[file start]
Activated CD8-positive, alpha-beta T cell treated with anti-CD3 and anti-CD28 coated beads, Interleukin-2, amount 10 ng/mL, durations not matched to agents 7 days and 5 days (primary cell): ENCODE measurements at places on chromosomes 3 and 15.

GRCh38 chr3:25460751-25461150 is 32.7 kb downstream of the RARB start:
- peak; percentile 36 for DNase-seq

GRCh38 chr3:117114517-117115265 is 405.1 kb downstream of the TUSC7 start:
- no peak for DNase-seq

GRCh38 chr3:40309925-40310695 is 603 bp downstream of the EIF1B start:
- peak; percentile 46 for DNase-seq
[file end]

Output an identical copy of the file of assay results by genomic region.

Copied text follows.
Activated CD8-positive, alpha-beta T cell treated with anti-CD3 and anti-CD28 coated beads, Interleukin-2, amount 10 ng/mL, durations not matched to agents 7 days and 5 days (primary cell): ENCODE measurements at places on chromosomes 3 and 15.

GRCh38 chr3:25460751-25461150 is 32.7 kb downstream of the RARB start:
- peak; percentile 36 for DNase-seq

GRCh38 chr3:117114517-117115265 is 405.1 kb downstream of the TUSC7 start:
- no peak for DNase-seq

GRCh38 chr3:40309925-40310695 is 603 bp downstream of the EIF1B start:
- peak; percentile 46 for DNase-seq